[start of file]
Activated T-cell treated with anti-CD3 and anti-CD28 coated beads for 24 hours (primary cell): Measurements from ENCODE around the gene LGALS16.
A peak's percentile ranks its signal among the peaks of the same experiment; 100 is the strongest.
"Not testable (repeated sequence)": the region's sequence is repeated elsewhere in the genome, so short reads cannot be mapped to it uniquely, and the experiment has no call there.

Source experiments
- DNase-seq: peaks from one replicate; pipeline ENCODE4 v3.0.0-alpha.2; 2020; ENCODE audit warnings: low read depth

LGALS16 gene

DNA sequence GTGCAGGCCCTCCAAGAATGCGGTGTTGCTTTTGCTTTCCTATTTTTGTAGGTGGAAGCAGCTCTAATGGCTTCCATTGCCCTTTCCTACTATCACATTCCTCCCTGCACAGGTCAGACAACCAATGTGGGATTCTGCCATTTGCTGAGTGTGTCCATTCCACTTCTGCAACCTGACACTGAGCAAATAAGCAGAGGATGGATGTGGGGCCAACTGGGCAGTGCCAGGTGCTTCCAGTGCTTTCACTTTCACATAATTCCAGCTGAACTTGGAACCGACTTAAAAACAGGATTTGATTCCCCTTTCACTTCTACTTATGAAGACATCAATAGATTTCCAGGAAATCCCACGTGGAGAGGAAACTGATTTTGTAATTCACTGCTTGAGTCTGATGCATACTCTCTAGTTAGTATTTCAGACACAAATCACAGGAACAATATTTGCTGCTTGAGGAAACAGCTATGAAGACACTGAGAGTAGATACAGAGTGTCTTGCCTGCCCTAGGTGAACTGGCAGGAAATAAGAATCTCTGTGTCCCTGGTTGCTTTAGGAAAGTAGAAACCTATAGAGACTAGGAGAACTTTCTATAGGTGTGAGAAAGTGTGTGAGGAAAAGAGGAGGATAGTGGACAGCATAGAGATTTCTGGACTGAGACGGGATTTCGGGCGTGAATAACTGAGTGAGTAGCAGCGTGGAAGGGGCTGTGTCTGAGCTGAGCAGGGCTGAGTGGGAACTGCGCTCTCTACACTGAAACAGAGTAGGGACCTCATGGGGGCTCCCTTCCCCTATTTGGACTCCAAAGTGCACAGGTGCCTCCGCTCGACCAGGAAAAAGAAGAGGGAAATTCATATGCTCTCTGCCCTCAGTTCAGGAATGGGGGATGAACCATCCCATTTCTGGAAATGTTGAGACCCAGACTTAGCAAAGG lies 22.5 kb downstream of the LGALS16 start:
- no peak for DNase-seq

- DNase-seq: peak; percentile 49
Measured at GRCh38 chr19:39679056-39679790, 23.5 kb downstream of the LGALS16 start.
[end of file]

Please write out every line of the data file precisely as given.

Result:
Activated T-cell treated with anti-CD3 and anti-CD28 coated beads for 24 hours (primary cell): Measurements from ENCODE around the gene LGALS16.
A peak's percentile ranks its signal among the peaks of the same experiment; 100 is the strongest.
"Not testable (repeated sequence)": the region's sequence is repeated elsewhere in the genome, so short reads cannot be mapped to it uniquely, and the experiment has no call there.

Source experiments
- DNase-seq: peaks from one replicate; pipeline ENCODE4 v3.0.0-alpha.2; 2020; ENCODE audit warnings: low read depth

LGALS16 gene

DNA sequence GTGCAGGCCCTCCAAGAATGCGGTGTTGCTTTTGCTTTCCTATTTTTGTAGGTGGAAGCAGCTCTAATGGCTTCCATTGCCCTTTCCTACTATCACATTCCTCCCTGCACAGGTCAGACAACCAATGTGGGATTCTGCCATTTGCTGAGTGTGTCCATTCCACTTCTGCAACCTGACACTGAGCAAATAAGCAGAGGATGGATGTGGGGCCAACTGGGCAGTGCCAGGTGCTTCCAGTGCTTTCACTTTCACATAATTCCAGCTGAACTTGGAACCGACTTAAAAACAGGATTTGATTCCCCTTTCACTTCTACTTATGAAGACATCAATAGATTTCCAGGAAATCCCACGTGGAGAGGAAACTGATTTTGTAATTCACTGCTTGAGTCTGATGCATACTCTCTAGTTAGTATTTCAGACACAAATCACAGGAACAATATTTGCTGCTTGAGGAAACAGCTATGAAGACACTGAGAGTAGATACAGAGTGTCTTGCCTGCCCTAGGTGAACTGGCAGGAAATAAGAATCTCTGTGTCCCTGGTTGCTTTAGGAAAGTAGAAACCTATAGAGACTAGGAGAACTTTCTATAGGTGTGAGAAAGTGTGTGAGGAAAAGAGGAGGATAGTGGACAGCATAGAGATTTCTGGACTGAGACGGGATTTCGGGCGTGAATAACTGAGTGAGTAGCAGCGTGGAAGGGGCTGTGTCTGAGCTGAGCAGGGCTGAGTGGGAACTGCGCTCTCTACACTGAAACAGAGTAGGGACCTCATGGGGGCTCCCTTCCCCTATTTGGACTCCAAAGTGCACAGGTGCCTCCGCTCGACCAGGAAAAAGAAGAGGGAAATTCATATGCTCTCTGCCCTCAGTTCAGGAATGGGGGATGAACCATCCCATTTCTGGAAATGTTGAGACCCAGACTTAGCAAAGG lies 22.5 kb downstream of the LGALS16 start:
- no peak for DNase-seq

- DNase-seq: peak; percentile 49
Measured at GRCh38 chr19:39679056-39679790, 23.5 kb downstream of the LGALS16 start.